Anyway, one cannot hate whom does not exist, but one can certainly hate all the social consequences of those imaginary beings and the people who adulate them.

My pet peeve with such conversations is the political "incorrectness" of being pissed off. Atheists often make the mistake of assuming everything is 'supposed' to be "good". But "good" and "bad" don't exist in the absolute, in our lives, we simply experience more happy, less happy, more sad, less sad. All emotions and sensations need to balance out in the end. In a perfect world, someone obsessed with happiness would be no more healthy than someone obsessed with anger. Both sentiments are needed. Hardship makes humans grow, without hardship, humans remain infants for their entire lives... and this is what Humanism strives at... removing all things "bad" from the human existence.

I declare: Bad is the new good!


You are absolutely correct to point out the premise on which my discussion is based. For some two thousand years the world has believed and most still believe that Jesus was a historical figure. Being a scientific minded person, I am quite unable to acccept a fact unless it is totallly proved. If I do so, then there would no difference betweeen me and the blind faithfuls. My mind simply shudders with the idea of accepting something because simply it has been said by atheists.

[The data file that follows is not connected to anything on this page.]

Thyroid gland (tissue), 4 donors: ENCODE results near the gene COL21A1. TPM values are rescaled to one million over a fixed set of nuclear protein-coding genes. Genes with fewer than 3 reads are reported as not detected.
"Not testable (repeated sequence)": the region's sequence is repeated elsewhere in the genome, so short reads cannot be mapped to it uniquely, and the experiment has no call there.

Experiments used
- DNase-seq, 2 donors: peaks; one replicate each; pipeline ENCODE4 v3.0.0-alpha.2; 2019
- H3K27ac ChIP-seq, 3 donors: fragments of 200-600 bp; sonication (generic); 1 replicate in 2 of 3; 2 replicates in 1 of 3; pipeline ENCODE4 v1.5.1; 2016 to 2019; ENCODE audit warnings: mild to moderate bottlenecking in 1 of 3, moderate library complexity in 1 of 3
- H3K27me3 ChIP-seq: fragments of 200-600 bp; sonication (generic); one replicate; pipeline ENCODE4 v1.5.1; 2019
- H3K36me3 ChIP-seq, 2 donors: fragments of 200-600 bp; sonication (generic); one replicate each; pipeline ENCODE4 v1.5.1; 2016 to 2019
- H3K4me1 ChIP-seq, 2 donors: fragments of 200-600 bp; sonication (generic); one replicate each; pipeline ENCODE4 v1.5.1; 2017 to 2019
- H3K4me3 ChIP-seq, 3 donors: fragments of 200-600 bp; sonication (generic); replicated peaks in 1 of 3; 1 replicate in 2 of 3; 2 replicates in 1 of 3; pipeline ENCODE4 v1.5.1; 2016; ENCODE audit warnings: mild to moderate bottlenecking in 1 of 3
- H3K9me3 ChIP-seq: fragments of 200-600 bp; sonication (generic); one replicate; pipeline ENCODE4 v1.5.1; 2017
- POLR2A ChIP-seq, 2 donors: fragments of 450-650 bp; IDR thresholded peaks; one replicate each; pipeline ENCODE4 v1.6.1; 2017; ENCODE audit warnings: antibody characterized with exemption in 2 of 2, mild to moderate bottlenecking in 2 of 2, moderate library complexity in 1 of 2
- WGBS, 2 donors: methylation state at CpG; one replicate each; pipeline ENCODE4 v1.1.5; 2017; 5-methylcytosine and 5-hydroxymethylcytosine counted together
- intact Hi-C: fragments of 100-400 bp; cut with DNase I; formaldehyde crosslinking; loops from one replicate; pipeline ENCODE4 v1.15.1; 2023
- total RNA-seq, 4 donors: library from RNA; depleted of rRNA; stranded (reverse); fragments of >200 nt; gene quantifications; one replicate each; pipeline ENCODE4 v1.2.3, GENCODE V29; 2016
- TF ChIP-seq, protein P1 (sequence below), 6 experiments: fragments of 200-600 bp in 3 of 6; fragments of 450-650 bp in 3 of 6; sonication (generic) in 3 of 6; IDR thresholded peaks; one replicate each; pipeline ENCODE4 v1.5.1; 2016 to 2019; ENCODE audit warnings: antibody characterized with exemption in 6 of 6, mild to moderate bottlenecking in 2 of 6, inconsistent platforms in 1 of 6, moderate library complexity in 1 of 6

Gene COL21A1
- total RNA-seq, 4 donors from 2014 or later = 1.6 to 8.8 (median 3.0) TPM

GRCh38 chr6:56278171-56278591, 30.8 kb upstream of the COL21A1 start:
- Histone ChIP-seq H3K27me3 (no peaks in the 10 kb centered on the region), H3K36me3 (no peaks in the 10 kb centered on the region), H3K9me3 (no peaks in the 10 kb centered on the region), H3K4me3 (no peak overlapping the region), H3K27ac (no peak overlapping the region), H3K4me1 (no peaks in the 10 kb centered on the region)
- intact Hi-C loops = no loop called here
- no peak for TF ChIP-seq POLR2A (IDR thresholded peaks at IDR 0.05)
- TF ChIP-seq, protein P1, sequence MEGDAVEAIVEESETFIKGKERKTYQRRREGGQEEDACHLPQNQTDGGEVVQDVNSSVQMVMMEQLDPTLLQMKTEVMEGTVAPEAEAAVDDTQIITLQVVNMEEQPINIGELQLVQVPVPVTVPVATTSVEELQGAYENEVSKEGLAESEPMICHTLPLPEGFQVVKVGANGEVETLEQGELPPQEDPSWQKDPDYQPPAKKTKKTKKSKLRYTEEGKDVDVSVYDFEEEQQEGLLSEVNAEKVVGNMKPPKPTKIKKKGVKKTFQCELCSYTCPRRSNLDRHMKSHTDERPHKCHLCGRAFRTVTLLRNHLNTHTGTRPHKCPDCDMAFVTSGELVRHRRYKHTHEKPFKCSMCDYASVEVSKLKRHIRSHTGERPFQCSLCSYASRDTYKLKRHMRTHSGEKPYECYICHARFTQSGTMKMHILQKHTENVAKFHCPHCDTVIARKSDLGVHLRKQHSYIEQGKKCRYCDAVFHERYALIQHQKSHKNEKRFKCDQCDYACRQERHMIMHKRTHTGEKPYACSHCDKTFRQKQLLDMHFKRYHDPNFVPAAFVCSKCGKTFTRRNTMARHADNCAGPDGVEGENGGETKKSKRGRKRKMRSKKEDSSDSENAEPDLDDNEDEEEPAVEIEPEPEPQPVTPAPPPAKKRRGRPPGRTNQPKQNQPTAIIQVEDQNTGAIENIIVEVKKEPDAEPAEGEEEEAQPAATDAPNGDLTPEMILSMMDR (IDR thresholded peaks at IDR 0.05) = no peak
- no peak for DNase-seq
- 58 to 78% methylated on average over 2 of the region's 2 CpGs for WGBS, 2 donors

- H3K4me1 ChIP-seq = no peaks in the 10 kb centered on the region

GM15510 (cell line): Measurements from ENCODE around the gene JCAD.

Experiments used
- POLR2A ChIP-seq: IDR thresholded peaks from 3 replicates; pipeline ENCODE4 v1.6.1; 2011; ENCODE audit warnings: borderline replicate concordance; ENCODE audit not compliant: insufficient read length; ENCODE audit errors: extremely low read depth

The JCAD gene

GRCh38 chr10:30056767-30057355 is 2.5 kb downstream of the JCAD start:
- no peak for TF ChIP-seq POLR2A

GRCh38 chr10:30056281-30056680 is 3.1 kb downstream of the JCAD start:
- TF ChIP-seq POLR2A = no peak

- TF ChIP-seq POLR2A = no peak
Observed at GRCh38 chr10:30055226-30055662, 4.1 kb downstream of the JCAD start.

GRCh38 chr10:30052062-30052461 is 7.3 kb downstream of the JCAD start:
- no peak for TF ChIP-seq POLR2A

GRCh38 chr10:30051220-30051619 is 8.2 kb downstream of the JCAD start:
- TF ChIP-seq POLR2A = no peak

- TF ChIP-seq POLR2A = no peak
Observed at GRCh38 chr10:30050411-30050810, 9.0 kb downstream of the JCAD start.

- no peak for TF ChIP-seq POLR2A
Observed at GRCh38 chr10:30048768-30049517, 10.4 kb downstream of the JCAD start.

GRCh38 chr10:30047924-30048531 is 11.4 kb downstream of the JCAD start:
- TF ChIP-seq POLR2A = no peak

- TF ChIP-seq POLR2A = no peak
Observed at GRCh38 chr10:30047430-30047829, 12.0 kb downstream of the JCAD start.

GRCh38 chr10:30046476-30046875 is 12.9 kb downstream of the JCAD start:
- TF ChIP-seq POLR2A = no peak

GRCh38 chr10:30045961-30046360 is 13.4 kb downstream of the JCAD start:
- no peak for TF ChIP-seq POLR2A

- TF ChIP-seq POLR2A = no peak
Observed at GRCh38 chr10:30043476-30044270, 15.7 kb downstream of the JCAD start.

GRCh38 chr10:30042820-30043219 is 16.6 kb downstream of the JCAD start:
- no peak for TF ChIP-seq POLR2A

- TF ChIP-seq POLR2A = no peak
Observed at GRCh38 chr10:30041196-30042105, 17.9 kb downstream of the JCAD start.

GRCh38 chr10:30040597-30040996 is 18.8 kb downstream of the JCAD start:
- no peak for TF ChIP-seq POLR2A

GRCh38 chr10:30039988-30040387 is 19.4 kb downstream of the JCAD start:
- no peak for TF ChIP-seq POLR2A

I really hate when atheists behave as if they are not the intellectuals they are expected to be. Many seem to think it fashionable to wholly reject and hate anything that does not suit their belief. Are atheists at least wholly united on the subject of historicity or otherwise of Jesus ? If those who want to suggest that Jesus did not exist can not produce enough proof to convince those who would want to believe them, then how can I believe them? I do not come from a culture where Jesus matters or mattered, so first convince all other atheists of your viewpoint.